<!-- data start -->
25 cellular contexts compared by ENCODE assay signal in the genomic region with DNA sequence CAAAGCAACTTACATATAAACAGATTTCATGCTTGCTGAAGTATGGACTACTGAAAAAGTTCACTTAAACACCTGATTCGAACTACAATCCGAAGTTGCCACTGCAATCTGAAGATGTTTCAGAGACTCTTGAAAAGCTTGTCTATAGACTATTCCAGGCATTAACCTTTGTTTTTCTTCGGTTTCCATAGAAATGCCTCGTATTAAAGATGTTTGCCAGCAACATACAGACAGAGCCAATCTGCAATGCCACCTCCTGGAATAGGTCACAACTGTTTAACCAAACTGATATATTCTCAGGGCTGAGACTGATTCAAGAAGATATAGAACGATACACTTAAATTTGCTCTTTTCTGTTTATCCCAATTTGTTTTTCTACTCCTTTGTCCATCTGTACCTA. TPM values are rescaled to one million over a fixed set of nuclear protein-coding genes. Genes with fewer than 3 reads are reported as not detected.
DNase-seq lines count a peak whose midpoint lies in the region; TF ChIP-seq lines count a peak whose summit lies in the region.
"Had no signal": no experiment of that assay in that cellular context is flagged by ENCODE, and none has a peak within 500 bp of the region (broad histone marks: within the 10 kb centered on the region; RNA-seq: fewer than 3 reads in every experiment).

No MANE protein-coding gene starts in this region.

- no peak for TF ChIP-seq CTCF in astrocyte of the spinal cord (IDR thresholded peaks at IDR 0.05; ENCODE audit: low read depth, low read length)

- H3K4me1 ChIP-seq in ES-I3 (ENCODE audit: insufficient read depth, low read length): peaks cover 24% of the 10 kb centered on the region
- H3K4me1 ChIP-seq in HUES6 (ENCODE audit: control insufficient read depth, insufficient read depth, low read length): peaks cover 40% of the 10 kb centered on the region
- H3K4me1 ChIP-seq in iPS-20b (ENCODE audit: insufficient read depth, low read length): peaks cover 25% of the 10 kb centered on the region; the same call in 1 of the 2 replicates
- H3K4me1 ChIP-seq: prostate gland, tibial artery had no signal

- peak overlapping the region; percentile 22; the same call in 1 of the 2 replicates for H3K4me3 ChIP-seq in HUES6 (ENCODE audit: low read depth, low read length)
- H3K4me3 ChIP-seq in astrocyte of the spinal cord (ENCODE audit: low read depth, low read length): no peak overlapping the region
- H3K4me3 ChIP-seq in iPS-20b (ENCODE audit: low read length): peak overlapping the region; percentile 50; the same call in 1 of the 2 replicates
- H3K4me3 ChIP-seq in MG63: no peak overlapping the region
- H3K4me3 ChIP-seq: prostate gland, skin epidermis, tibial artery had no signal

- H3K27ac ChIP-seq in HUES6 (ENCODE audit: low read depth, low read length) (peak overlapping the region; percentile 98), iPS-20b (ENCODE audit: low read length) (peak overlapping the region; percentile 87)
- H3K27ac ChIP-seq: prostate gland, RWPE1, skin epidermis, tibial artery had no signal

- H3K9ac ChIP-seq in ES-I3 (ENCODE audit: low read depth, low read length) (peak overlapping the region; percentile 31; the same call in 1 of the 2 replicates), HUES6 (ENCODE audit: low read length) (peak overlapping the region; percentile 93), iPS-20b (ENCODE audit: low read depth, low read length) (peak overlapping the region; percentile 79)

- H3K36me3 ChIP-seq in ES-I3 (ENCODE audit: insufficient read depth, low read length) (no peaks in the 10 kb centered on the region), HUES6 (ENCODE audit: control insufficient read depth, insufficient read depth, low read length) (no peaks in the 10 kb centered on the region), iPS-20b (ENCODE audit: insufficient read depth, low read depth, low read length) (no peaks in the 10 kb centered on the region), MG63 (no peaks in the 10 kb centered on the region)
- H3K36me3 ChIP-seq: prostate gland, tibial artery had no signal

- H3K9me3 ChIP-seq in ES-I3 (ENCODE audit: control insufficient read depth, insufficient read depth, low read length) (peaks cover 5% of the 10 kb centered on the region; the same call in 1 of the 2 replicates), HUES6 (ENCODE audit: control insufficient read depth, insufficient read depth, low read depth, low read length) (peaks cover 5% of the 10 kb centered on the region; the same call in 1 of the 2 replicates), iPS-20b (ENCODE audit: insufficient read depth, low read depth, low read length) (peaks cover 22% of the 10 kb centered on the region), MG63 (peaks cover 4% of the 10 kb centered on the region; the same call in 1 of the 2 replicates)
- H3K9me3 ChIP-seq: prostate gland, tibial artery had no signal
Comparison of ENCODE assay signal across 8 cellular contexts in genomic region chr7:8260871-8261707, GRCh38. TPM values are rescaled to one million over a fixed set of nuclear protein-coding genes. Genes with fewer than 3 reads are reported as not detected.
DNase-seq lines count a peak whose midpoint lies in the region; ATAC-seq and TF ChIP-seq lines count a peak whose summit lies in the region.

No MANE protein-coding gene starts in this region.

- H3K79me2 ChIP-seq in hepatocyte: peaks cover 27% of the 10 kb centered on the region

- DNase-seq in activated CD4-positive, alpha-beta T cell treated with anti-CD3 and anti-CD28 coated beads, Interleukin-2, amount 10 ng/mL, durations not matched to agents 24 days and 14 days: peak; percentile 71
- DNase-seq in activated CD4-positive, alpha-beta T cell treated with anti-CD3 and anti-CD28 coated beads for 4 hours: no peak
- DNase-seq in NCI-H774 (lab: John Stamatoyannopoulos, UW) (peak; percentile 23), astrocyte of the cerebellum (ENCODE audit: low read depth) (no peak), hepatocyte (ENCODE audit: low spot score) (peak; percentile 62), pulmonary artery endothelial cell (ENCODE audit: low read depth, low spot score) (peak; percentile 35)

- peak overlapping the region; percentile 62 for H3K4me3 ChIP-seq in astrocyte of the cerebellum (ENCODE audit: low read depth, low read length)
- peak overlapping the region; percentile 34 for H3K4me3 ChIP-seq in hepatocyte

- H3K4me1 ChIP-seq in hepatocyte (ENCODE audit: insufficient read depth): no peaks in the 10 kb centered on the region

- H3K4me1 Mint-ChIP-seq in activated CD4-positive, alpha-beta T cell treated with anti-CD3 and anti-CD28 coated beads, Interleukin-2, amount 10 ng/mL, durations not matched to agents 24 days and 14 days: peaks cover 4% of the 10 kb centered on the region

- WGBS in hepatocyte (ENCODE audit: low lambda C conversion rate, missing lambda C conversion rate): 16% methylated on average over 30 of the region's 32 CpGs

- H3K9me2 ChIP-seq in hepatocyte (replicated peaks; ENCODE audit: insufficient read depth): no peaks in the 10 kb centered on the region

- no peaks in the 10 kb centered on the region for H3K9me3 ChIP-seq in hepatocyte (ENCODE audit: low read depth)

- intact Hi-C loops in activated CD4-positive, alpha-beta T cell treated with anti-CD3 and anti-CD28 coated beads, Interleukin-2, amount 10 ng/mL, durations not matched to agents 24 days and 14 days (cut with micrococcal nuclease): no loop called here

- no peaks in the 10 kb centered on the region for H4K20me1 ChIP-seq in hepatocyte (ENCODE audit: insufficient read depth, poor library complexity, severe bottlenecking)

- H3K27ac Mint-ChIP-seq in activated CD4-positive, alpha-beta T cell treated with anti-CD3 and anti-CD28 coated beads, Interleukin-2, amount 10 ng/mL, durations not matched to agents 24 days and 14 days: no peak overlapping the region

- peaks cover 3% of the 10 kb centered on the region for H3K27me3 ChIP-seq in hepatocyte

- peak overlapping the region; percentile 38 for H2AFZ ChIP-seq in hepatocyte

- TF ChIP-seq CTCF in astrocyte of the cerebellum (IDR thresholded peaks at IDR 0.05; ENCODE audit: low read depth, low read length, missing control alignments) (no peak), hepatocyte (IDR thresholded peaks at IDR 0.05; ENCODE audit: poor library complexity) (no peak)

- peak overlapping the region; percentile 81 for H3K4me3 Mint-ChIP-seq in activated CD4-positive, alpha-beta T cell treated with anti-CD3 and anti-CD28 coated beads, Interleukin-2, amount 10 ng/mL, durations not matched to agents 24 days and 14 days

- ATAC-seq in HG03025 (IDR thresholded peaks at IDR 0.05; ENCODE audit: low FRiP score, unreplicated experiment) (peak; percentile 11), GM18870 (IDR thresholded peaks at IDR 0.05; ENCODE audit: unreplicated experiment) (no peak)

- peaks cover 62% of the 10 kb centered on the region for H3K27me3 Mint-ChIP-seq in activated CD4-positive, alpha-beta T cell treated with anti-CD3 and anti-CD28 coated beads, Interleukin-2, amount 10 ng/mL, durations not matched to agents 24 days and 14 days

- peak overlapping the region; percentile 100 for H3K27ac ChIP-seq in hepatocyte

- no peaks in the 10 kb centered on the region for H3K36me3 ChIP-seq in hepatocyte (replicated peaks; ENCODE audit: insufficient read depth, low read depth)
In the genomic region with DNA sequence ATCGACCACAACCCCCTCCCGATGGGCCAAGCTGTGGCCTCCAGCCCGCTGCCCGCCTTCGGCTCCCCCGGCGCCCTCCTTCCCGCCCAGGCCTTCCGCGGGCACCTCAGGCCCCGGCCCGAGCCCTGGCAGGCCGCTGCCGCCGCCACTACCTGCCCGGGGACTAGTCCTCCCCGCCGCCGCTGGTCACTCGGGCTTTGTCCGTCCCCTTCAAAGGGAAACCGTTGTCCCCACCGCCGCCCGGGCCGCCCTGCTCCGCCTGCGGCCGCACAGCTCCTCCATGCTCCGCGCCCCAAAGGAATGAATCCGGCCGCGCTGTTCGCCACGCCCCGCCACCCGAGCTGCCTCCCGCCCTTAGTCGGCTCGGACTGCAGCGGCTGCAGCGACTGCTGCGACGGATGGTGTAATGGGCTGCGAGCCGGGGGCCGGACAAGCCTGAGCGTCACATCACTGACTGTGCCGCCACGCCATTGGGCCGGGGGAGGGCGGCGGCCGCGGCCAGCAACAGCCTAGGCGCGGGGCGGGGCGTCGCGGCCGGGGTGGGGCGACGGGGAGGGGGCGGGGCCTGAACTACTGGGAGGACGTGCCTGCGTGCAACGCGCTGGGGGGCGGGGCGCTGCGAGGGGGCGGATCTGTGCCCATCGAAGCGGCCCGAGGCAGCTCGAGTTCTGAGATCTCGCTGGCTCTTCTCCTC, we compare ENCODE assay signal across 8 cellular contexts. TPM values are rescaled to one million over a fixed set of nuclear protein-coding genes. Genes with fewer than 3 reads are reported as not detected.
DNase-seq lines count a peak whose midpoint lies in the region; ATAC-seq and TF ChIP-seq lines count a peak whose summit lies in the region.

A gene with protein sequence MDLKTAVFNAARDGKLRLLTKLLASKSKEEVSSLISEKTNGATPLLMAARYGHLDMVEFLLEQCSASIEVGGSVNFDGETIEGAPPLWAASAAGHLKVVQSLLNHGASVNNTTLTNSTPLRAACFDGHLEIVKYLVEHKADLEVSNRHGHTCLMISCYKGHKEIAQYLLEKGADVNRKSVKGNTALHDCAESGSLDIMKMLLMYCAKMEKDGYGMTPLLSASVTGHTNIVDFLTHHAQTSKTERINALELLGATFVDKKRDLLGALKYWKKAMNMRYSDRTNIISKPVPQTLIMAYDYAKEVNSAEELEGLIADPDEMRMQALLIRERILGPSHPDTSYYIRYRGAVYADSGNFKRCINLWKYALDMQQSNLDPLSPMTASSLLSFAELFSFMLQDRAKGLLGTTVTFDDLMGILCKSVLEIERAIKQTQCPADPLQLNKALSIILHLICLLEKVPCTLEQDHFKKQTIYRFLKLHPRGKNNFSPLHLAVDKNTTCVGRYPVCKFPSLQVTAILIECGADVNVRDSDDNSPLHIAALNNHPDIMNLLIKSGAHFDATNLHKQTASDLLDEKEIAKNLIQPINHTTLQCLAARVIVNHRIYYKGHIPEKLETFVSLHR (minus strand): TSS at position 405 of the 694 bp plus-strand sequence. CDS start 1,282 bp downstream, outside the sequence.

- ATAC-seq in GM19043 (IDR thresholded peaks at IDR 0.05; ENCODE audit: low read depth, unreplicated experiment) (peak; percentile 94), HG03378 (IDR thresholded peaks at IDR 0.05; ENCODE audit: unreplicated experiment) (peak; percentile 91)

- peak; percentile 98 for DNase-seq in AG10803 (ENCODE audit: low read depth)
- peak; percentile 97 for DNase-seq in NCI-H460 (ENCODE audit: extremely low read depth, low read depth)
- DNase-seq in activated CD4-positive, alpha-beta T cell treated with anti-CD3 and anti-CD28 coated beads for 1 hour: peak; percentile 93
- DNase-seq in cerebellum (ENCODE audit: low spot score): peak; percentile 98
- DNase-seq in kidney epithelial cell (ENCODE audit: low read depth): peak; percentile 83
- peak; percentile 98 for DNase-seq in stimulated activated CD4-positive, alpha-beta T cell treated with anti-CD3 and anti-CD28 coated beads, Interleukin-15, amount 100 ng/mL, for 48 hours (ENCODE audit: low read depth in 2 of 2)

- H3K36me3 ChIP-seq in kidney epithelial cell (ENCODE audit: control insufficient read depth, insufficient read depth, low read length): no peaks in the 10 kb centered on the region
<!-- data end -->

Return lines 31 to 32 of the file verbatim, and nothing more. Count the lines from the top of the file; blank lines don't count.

- H3K4me1 ChIP-seq in hepatocyte (ENCODE audit: insufficient read depth): no peaks in the 10 kb centered on the region

- H3K4me1 Mint-ChIP-seq in activated CD4-positive, alpha-beta T cell treated with anti-CD3 and anti-CD28 coated beads, Interleukin-2, amount 10 ng/mL, durations not matched to agents 24 days and 14 days: peaks cover 4% of the 10 kb centered on the region